But there are some things you can do to help increase the chance of successful germination.
- Do the napkin test- this saves you time and tells you upfront whether or not the seeds will germinate.
- Keep the seeds in the appropriate temperature range when germinating
- Keep the seeds moist, but never wet
- Use high-quality seeds
- Pick peppers that are bright or dark red when choosing from the store
- Use a plant heat mat to help keep the temperatures stable, especially at night when it gets cold
If you’re using seeds from a previous generation, note that they can cross-pollinate if you’re planting between different strains. This can result in sterile seeds in future generations.
Starting with pure jalapeno strains (heirloom) is important. Jalapeno plants usually will self-fertilize, so it’s not a glaring issue.
Here are some quick tips on caring for your jalapeno pepper plant.
Note that depending on where you live, your cultivar, and your local conditions, care needs will vary.
But these should serve well as a general checklist so you know what to expect with these hot peppers.
Jalapeno peppers grow in zones 7-17. Traditionally, they’re grown outdoors in the spring and indoors in the winter.
They’re good for beginners since they require little work other than providing the right temperatures.
If you’re in the right hardiness zone, you’ll have it on easy street. If not, don’t fret. It’s just a matter of keeping them warm and cozy.
Use a well-draining, loamy soil made for vegetables. It should be organic, chock full of nutrients, and slightly acidic.
Amend with mulch or compost to help fight weeds and add some nutrients to the soil column.
These peppers like slightly acidic soil pH. Aim for a range between 6.0-6.8 for tastier harvests.
They thrive in soils that are acidic to produce the ideal texture/taste.
Space each plant at least 12 inches from each other for optimal growth.
Packing them too closely together will result in smaller plants due to competition in the soil.
Plant each seed 0.25” deep. Plant each seedling 1” deep. Don’t cover the leaves.
Aim for about 1” of water per week. This will help ensure that the soil is moist, but not wet.
Use a moisture meter to help gauge when to water. Indoor plants grown in pots will need less water than outdoor ones.
The temperature should be kept between 70-85F for outdoor jalapenos.
If temperatures drop below 65F, this can harm the plants. They love warmer temperatures and keeping them hot is critical to their growth.
Jalapeno plants prefer higher humidity environments.
When germinating, keep the humidity up by using a plastic cover over their pots or using a humidity dish.
These peppers typically don’t need additional fertilizer.
However, you can use a basic 5-10-10 NPK general-purpose fertilizer to help improve their growth. Add when the plants start to blossom.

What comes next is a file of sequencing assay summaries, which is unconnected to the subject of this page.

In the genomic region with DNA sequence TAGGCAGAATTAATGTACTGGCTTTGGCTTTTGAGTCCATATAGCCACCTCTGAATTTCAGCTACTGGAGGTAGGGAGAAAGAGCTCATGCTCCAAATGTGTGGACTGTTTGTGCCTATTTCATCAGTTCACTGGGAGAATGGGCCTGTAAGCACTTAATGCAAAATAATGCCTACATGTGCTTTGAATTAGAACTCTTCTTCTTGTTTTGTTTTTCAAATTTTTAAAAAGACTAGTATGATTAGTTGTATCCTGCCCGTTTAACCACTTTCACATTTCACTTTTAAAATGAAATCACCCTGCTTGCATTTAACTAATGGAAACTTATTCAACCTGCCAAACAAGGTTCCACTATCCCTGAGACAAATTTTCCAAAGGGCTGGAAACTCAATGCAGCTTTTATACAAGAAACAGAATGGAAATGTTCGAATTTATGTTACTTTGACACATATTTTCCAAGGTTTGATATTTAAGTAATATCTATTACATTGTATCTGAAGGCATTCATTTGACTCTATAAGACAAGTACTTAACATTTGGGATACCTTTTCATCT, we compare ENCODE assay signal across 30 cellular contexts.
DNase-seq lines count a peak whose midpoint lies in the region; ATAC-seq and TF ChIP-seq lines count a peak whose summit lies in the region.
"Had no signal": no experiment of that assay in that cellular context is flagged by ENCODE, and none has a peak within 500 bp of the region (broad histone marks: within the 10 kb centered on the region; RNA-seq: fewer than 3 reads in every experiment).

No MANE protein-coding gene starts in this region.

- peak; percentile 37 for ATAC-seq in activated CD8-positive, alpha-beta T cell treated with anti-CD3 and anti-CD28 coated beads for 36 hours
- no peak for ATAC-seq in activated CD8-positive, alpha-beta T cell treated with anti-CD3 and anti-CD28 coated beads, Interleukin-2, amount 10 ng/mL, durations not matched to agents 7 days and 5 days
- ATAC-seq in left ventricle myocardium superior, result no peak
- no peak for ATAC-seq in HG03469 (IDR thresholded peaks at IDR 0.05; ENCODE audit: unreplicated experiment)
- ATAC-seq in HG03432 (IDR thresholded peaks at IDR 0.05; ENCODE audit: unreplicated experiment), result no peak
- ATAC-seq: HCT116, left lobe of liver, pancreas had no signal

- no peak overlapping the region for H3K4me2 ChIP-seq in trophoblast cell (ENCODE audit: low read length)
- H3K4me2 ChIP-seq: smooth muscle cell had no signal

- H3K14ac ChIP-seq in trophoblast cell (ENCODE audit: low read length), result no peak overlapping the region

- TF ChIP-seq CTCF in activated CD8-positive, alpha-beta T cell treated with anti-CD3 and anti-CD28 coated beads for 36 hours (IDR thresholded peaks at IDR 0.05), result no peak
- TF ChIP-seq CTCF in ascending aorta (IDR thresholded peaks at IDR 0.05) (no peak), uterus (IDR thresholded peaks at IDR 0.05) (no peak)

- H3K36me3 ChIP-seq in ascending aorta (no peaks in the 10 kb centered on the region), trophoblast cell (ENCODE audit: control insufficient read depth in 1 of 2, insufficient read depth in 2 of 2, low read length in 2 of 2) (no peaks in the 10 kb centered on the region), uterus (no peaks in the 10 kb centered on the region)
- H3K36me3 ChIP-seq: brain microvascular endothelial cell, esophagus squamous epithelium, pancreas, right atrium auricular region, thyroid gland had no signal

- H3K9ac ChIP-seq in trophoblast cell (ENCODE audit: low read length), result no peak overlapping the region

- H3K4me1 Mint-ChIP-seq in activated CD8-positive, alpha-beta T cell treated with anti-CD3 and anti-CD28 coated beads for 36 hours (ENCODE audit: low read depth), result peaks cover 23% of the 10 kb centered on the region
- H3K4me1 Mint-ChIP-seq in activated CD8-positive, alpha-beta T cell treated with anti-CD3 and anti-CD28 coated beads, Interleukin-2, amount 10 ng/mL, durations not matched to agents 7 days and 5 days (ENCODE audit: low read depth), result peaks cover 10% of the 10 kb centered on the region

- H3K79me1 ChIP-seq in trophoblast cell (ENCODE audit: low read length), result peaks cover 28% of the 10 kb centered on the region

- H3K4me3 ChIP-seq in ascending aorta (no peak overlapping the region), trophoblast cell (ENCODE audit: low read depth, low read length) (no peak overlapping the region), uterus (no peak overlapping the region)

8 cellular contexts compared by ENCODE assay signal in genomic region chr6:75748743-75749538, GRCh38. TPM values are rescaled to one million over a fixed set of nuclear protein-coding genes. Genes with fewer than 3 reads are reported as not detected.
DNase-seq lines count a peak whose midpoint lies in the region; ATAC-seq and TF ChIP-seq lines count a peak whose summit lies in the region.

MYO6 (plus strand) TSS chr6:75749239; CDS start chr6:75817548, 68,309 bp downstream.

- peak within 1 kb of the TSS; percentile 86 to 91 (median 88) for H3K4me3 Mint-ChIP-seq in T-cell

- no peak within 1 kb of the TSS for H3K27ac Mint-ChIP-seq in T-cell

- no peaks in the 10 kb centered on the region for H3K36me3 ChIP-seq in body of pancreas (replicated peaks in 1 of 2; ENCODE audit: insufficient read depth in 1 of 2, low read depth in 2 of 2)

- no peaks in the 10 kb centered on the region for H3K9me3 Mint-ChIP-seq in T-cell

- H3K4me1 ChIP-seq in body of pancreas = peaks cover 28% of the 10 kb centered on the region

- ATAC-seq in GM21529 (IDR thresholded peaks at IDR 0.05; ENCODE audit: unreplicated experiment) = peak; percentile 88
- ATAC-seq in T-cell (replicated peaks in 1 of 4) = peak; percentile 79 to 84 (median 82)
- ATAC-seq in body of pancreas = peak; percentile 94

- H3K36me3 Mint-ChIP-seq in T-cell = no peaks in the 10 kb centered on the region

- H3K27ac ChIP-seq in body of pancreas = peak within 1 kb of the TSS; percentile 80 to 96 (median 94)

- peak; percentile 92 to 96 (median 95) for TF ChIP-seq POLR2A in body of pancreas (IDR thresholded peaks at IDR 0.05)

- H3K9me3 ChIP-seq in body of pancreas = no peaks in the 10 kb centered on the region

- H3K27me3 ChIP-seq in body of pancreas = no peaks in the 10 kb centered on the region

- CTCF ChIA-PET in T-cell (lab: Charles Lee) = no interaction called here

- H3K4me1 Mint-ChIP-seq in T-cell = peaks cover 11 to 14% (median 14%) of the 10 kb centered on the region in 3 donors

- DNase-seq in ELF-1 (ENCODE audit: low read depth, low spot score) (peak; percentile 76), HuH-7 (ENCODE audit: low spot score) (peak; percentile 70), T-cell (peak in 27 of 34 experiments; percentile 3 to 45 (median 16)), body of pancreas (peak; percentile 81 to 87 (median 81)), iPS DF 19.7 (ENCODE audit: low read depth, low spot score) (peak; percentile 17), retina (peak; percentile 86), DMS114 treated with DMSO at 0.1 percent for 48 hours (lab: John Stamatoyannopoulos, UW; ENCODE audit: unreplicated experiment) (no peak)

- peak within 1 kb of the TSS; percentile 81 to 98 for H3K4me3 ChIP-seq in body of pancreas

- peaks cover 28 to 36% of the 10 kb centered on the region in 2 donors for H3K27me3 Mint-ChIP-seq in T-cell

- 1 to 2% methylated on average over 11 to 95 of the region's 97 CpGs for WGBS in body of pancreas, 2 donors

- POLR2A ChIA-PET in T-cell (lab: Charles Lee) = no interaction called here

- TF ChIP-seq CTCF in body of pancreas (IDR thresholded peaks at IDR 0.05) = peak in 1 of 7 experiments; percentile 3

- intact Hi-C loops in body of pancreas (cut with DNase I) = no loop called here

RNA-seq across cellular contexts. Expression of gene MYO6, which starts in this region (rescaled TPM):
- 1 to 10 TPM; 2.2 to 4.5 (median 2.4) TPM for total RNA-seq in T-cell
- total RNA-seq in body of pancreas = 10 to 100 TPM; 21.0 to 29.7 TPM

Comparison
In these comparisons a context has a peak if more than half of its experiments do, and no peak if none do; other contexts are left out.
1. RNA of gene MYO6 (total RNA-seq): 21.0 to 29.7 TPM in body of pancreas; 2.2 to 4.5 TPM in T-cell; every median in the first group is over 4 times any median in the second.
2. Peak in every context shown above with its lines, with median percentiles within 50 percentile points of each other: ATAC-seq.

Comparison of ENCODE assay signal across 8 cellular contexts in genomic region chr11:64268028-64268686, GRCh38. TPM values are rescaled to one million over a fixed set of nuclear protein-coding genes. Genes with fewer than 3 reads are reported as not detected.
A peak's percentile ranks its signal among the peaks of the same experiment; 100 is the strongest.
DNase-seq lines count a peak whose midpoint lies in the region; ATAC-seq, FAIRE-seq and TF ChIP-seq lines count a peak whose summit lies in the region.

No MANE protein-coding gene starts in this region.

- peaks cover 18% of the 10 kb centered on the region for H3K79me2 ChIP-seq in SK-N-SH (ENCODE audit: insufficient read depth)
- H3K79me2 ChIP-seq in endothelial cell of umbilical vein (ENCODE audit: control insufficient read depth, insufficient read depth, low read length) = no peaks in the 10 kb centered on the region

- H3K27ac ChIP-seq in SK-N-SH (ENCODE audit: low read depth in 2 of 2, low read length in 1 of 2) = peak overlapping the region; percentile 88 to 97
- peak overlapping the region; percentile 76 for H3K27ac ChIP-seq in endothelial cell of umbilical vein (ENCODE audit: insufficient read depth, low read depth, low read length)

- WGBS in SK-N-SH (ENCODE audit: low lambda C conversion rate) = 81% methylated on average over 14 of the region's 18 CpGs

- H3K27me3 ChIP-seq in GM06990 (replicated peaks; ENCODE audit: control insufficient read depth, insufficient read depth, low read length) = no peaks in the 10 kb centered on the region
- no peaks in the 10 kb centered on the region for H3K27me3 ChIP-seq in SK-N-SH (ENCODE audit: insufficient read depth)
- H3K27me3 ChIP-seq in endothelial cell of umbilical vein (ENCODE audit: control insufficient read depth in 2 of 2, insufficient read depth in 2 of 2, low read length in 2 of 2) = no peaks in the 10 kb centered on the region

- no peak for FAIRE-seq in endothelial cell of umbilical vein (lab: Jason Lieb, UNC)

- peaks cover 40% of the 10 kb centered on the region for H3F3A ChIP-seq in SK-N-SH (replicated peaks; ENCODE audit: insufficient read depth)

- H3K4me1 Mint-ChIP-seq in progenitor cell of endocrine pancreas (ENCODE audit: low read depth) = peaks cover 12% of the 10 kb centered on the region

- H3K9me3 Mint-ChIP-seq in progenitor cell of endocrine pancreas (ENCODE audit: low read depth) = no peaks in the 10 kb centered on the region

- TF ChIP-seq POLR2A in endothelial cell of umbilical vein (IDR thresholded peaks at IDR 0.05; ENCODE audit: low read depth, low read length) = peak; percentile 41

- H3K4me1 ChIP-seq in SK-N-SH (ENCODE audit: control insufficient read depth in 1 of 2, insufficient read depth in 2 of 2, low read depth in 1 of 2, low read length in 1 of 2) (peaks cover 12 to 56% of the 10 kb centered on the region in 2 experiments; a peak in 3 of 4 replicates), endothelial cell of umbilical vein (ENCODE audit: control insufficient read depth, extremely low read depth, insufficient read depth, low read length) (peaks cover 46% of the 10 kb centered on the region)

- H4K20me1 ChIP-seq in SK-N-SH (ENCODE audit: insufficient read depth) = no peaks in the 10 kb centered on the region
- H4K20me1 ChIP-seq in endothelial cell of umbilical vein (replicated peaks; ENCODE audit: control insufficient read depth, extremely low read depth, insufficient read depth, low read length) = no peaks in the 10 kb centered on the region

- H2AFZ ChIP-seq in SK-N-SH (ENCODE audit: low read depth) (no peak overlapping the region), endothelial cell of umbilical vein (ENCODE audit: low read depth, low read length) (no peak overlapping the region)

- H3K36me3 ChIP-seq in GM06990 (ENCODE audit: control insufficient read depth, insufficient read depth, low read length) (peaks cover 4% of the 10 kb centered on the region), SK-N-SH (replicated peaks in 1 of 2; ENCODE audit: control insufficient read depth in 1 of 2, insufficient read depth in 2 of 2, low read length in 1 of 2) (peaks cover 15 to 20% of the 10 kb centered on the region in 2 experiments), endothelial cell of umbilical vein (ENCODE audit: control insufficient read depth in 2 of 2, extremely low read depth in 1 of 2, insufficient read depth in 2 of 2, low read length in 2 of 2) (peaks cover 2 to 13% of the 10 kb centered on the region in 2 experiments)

Compost or manure are also good choices to give them some food.
When you harvest, be sure that you choose the dark red ones.
These are ready to go and they’re ripe for cooking. Pick the slightly wrinkled peppers gently by using both hands.
The green peppers should be left to turn red over the life of the plant cycle. Peppers can be used right away or dried for storage.
Jalapenos are usually grown as annuals and need no overwintering.
They’re also self-propagating, so if you’re in the right zone, you have nothing to worry about. They’ll produce a second generation of jalapeno plants on their own.
If you’re in a cooler region, gather the seeds from ripe fruits then replant them again next season.
Constantly using the same plants will diminish the taste of it.
Common pests that’ll gladly feast on your fruiting jalapeno are cutworms, flea beetles, aphids, caterpillars, and worms.
Simply spraying down your plant with a blast of water from your house should do some damage.
You can also use organic insecticides like neem oil to kill them. Larger pests should be manually removed then disposed of. If the damage from insects is extensive, use an organic pesticide.
Jalapeno is disease tolerant, but some fungal diseases are rampant.
Southern blight rots the stem and the plant wilts. Powdery mildew can show up on the bottom of the leaves.
Both of these are common in warmer conditions, which is exactly what jalapeno loves.
Root rot, verticillium wilt, leaf spot, mosaic virus, blossom end rot, yellowing or browning, and damping-off are also common.
If you notice signs of damage, prune the infested parts off. Increase ventilation by pruning or using small garden fans. Water at the base of the plant. Use moisture-retaining soil or mulch. Limit watering.
Jalapeno peppers have countless uses.
Have you seen the thousands of recipes that call for it?
Thick jalapeno poppers, tortilla roll-ups, stuffed chicken, slider or burgers, carnitas, buffalo wings, mac, and cheese, or guac!
Jalapeno can be grown with a variety of other edibles.
Some ideas include dill, carrots, tomatoes, eggplants, swiss chard, turnips, lettuce, spinach, lemongrass.
If you want to improve the health of your peppers, plant some chamomile or marigold next to them.
Don’t plant with
Don’t plant beans, peas, cauliflower, kale, broccoli, brussels sprouts, kohlrabi, or cabbage.
Plants from the brassica group should be avoided as they don’t make good partners.
Enjoy your jalapenos!
The versatility of these peppers is off the charts. You can do so much with these peppers.
Now that you know how to grow your own army of jalapenos, the possibilities should be swimming into your head!
These hot peppers can be a cool science experience for the kids or can even be sold online in batches.
With their ease of growth, easy propagation, and the countless uses, there’s no need to ever spend money on jalapenos from the store again when you grow your own.
Do you have any questions? Post a comment and let me know!
I’ve always been interested in gardening, but I never took it seriously until I was forcefully gifted an orchid. This was what got me into the hobby and I’ve never looked back. I enjoy writing about it, but not nearly as much as getting into the dirt and sculpting the perfect decorative ornamental to enjoy for the times.